Affiliate Marketing vs. Referral Marketing: What are the Key Differences?
To further understand the differences between affiliate and referral programs, here are some key points to consider.
1. The Individual Referring New Customers
Referral programs target existing customers, providing each customer with a unique link and reward for successful referrals.
Affiliate programs, on the other hand, target publishers, bloggers and influencers who have the skills and interest to generate revenue via affiliate marketing. Once affiliates sign up for an affiliate program, the affiliate will be responsible for promoting their affiliate link on their own channels.
2. The Relationship with the Potential Customer
The biggest difference between an affiliate and referral program is the type of relationship between the person who is referring (the referrer or affiliate), and the person being referred to a advertiser’s products or services (the customer).
In affiliate marketing, the person advertising will not be personally acquainted with the consumers the affiliate refers to a product or service. However, many affiliates, especially influencers, may prefer to work with advertisers they connect with, as this provides them with a better ability to craft genuine and more personalised messages for their audiences.
In referral marketing, the existing relationship and trust between the referrer and the consumer is often what contributes to a successful referral. Since the referral model operates via recommendations from friends to friends, it can provide a higher sense of personalisation and trust.
3. Medium of Share
The strategies for sharing these two types of programs are slightly different. While affiliate programs rely on visitors landing on and clicking on an affiliate link, referral programs take a more direct approach.
In affiliate marketing, an affiliate can utilise a variety of channels to promote a product or service. However, affiliates should be mindful about the placement of their affiliate links, since choosing the right page and context will help encourage potential customers to trust and click on the affiliate link.
Referral marketing requires a more specific and intentional approach. Since there is an established relationship between the person who is referring and the consumer being referred, most messages are usually sent through direct channels. This personal communication usually results in a higher chance of the consumer making a purchase.
4. Audience Pool
In referral marketing, there is usually a limit to the number of contacts an individual can reach. Nonetheless, the likelihood of conversion can be higher since the established relationship can add a sense of trust and personalisation to the referral.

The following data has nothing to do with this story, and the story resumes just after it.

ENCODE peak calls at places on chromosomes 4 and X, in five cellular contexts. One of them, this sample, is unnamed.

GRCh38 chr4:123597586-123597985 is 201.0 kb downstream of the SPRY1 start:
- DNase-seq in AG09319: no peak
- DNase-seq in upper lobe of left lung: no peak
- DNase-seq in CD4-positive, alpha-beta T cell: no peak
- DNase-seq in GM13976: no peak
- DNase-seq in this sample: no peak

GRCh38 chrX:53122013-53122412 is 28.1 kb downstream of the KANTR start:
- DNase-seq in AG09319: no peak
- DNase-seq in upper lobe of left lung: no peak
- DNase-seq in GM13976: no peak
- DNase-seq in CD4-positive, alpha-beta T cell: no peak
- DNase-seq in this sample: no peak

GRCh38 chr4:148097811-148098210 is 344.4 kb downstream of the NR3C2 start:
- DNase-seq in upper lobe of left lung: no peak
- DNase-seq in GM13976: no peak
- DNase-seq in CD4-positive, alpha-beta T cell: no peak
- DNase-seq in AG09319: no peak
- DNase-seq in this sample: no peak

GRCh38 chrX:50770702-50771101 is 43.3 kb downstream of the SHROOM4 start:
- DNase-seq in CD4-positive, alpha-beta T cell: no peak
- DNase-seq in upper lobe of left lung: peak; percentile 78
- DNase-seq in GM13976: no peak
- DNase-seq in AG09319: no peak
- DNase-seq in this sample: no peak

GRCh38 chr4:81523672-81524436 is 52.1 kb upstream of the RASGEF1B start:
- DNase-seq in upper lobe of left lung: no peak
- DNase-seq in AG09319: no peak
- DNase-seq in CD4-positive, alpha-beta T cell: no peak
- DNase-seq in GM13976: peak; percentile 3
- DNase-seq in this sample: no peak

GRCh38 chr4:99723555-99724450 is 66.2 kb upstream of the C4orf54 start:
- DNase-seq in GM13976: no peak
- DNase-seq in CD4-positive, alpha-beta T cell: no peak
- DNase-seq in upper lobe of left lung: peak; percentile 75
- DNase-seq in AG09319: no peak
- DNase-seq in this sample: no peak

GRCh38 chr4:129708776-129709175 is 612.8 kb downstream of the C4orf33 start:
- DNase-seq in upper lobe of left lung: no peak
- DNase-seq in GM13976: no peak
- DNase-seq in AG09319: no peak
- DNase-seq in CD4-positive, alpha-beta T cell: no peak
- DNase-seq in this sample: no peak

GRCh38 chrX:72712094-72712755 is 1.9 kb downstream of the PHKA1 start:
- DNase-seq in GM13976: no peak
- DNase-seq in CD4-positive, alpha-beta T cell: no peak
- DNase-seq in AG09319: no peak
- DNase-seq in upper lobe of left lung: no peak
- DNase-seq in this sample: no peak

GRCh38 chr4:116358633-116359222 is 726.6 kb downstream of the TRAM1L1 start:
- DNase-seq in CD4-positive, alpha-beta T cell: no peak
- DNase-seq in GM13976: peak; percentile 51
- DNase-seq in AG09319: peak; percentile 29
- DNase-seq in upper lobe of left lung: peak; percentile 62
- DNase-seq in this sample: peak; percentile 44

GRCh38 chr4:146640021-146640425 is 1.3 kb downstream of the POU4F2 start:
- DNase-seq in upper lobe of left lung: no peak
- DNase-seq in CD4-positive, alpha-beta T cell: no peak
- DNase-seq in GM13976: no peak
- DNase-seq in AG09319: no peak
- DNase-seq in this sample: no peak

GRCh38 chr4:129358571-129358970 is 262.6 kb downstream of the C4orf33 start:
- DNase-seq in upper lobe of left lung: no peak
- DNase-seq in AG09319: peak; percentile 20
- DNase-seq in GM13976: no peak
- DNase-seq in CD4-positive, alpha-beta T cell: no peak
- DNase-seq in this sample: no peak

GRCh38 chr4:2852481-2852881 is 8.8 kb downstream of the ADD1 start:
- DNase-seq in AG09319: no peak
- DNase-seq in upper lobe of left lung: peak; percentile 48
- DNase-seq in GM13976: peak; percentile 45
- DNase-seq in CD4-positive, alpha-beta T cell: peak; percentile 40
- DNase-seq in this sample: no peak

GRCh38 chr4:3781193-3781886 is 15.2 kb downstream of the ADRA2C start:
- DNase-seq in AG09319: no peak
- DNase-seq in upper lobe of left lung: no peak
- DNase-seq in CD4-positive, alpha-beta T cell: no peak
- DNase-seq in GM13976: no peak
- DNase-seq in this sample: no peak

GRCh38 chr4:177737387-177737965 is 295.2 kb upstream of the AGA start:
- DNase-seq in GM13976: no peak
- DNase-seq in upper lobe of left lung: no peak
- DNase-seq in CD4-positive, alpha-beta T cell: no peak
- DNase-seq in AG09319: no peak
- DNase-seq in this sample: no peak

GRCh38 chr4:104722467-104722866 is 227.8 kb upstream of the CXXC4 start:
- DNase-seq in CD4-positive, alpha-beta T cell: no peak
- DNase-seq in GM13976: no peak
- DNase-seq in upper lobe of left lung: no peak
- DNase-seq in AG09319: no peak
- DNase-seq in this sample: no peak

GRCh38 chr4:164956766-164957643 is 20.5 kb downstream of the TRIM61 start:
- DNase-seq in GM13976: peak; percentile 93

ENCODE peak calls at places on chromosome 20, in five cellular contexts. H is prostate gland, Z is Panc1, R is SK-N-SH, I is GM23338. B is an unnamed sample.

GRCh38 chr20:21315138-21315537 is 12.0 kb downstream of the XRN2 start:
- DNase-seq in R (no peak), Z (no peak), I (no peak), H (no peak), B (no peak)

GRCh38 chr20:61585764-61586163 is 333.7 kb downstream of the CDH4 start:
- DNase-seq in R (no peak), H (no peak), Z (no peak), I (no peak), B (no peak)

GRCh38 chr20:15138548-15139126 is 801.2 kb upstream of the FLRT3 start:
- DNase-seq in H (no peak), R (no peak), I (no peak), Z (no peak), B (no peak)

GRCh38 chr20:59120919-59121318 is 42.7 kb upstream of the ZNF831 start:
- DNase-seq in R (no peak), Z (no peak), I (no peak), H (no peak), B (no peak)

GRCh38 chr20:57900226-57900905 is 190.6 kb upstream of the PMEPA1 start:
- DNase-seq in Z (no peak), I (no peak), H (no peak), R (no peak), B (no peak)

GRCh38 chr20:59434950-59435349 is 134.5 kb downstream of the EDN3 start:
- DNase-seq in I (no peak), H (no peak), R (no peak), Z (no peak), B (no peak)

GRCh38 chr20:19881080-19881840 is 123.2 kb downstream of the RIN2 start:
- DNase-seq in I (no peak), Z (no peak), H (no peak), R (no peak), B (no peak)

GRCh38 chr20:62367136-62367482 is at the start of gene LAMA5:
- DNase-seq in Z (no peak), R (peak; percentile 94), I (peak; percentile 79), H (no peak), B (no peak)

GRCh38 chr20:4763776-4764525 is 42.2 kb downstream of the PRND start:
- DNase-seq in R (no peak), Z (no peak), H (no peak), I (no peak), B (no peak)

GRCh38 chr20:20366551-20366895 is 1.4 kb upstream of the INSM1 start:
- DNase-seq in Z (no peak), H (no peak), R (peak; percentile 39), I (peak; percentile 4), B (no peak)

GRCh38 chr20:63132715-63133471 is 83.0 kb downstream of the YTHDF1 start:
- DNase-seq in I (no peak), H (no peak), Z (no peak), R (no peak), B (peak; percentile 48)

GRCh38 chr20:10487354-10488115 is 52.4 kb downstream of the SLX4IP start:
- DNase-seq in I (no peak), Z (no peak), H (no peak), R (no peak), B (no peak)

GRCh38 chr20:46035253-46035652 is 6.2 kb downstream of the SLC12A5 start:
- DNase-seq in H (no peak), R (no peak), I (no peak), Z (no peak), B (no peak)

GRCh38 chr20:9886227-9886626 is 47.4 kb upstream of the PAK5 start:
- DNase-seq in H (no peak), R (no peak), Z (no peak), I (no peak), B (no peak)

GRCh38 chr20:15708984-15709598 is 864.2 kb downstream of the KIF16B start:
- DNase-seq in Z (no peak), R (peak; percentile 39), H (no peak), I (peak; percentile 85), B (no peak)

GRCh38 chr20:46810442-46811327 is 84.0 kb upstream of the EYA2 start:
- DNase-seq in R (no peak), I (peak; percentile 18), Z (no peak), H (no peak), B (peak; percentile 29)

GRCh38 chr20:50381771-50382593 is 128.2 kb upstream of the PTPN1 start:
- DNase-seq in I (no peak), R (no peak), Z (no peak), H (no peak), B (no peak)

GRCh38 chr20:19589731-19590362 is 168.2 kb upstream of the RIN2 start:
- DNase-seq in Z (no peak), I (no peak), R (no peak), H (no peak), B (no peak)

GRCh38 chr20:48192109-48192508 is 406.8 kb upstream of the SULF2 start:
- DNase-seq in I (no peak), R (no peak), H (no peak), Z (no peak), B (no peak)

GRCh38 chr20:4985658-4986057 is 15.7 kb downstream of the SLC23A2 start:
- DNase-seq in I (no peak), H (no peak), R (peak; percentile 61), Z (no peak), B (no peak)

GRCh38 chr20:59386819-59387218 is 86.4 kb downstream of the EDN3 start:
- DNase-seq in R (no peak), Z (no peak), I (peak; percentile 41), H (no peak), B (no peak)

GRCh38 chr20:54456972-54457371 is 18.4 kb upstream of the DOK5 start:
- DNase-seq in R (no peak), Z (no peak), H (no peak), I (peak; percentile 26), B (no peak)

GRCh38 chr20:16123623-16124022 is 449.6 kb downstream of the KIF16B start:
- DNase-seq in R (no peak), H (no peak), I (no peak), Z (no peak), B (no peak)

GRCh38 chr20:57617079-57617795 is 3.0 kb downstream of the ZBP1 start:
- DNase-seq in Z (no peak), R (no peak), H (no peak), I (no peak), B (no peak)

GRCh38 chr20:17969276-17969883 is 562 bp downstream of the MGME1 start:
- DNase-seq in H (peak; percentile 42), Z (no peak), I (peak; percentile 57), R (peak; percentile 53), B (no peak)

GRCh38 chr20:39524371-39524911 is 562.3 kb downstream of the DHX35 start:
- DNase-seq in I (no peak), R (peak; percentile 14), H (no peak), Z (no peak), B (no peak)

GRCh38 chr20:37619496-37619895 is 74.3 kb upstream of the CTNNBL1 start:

Affiliate marketing can allow advertisers to reach a wider audience. However, while an affiliate could have a larger audience pool, building strong engagement and trust with their audience will be important.
5. The Means of Compensation
Affiliates are paid a commission for the sales, subscription or other desired action made by consumers using their affiliate link.
Referral program rewards and incentives are usually distributed in the form of discounts, store credit, a free subscription service, or cashback. Rewards can be given to the existing customer, the new customer, or both.
What are the Similarities Between Affiliate and Referral Programs?
While affiliate and referral programs have many differences, they also share a few similarities. Below are several ways affiliate programs and referrals programs are alike:
Both affiliate and referral marketing programs offer incentives to encourage others to promote the advertiser.
2. Repeatable Marketing Channels
Both affiliate programs and referral programs are intended to drive growth, relying on other parties to bring in new leads and sales for the advertiser.
Given that commissions or rewards are only provided once the consumer takes the desired action, both affiliate and referral marketing programs have low overhead and offer marketers a strong return on investment.
Affiliate vs. Referral Marketing: Which is the Right Choice for an Online Business?
Choosing between referral marketing and affiliate marketing depends on a company’s business goals.
Advertisers looking to build their customer base slowly might want to consider starting with referral marketing and then moving towards affiliate marketing. On the other hand, advertisers looking to scale quickly can consider leveraging affiliate marketing or a combination of both affiliate and referral programs to work in their favour.
Before deciding, advertisers should consider the following:
- Product and business type
- Desired margin
- Time to scale
Both affiliate and referral programs can leverage the influence of other voices to drive performance for advertisers.
While affiliate marketing relies on third-party brand advocates, referral marketing utilises the existing customer base to provide outreach and organically increase revenue. Ultimately, both programs use incentives to generate new customer revenue, but the difference between the two types comes down to how advertisers want to reach new audiences and nurture customer relationships.
Updated: 25th February 2021